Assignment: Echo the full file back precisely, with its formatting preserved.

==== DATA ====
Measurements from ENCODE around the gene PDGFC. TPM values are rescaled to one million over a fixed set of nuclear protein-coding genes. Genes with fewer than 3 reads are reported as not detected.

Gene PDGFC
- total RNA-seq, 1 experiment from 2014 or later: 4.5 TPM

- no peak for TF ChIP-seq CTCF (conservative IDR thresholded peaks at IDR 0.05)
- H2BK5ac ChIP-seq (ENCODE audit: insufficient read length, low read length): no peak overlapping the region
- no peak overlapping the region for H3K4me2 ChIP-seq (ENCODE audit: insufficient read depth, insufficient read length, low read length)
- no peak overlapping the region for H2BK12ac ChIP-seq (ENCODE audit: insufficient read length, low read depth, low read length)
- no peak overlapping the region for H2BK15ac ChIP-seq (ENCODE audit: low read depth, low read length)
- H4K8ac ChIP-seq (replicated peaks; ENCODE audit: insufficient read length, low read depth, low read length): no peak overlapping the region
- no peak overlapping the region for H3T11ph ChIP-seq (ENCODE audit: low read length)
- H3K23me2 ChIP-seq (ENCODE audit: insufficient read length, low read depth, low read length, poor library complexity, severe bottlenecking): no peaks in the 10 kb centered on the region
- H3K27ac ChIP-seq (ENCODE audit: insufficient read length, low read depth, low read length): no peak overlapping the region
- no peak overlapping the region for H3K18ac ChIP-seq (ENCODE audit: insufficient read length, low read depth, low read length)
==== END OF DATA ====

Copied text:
Measurements from ENCODE around the gene PDGFC. TPM values are rescaled to one million over a fixed set of nuclear protein-coding genes. Genes with fewer than 3 reads are reported as not detected.

Gene PDGFC
- total RNA-seq, 1 experiment from 2014 or later: 4.5 TPM

- no peak for TF ChIP-seq CTCF (conservative IDR thresholded peaks at IDR 0.05)
- H2BK5ac ChIP-seq (ENCODE audit: insufficient read length, low read length): no peak overlapping the region
- no peak overlapping the region for H3K4me2 ChIP-seq (ENCODE audit: insufficient read depth, insufficient read length, low read length)
- no peak overlapping the region for H2BK12ac ChIP-seq (ENCODE audit: insufficient read length, low read depth, low read length)
- no peak overlapping the region for H2BK15ac ChIP-seq (ENCODE audit: low read depth, low read length)
- H4K8ac ChIP-seq (replicated peaks; ENCODE audit: insufficient read length, low read depth, low read length): no peak overlapping the region
- no peak overlapping the region for H3T11ph ChIP-seq (ENCODE audit: low read length)
- H3K23me2 ChIP-seq (ENCODE audit: insufficient read length, low read depth, low read length, poor library complexity, severe bottlenecking): no peaks in the 10 kb centered on the region
- H3K27ac ChIP-seq (ENCODE audit: insufficient read length, low read depth, low read length): no peak overlapping the region
- no peak overlapping the region for H3K18ac ChIP-seq (ENCODE audit: insufficient read length, low read depth, low read length)